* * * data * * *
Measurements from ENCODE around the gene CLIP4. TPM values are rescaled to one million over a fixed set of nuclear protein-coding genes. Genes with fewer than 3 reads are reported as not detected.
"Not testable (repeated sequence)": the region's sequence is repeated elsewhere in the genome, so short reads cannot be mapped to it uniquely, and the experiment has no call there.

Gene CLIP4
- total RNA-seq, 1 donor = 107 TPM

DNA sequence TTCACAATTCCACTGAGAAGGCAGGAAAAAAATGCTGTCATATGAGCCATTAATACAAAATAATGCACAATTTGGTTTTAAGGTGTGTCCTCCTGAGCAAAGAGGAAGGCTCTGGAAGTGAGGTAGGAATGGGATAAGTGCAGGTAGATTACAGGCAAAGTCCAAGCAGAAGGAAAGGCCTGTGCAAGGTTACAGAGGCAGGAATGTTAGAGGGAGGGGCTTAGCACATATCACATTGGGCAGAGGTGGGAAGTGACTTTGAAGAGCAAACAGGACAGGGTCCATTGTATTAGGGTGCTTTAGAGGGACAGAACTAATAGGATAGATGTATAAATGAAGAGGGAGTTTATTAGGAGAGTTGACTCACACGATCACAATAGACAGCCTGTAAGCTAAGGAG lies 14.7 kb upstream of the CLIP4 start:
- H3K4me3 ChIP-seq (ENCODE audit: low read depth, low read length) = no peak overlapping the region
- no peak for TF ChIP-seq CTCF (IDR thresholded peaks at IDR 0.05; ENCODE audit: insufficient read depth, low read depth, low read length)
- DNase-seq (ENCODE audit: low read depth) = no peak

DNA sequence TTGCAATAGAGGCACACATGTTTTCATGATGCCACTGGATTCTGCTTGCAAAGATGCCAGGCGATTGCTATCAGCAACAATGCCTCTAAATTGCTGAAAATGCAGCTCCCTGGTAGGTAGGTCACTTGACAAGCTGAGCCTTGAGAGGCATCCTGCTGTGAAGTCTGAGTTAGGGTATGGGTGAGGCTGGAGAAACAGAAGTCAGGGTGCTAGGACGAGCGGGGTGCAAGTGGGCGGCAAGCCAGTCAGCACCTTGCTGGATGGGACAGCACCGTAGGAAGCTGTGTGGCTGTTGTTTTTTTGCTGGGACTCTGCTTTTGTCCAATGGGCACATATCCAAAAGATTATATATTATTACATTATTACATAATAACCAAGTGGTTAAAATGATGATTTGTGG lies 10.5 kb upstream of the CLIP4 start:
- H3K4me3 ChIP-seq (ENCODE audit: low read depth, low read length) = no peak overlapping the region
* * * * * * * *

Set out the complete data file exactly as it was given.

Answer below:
Measurements from ENCODE around the gene CLIP4. TPM values are rescaled to one million over a fixed set of nuclear protein-coding genes. Genes with fewer than 3 reads are reported as not detected.
"Not testable (repeated sequence)": the region's sequence is repeated elsewhere in the genome, so short reads cannot be mapped to it uniquely, and the experiment has no call there.

Gene CLIP4
- total RNA-seq, 1 donor = 107 TPM

DNA sequence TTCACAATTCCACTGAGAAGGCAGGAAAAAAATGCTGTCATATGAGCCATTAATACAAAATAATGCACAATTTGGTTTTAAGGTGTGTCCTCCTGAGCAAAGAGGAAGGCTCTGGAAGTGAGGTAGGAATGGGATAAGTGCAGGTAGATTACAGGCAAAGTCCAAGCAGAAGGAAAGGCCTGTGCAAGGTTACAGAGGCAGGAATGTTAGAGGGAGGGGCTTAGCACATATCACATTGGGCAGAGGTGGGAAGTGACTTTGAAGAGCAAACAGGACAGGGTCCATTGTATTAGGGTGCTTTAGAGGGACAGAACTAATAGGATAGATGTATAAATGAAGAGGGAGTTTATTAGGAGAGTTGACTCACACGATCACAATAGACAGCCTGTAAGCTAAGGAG lies 14.7 kb upstream of the CLIP4 start:
- H3K4me3 ChIP-seq (ENCODE audit: low read depth, low read length) = no peak overlapping the region
- no peak for TF ChIP-seq CTCF (IDR thresholded peaks at IDR 0.05; ENCODE audit: insufficient read depth, low read depth, low read length)
- DNase-seq (ENCODE audit: low read depth) = no peak

DNA sequence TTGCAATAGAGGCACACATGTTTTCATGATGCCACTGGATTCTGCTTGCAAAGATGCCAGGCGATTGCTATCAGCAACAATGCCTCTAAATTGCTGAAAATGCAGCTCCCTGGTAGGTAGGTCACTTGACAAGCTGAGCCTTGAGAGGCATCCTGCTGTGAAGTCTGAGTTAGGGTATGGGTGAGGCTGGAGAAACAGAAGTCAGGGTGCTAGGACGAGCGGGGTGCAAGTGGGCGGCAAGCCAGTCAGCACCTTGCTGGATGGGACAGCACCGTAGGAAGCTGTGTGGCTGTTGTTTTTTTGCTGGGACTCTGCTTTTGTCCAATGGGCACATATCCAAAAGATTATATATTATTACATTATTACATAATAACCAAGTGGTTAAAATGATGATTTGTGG lies 10.5 kb upstream of the CLIP4 start:
- H3K4me3 ChIP-seq (ENCODE audit: low read depth, low read length) = no peak overlapping the region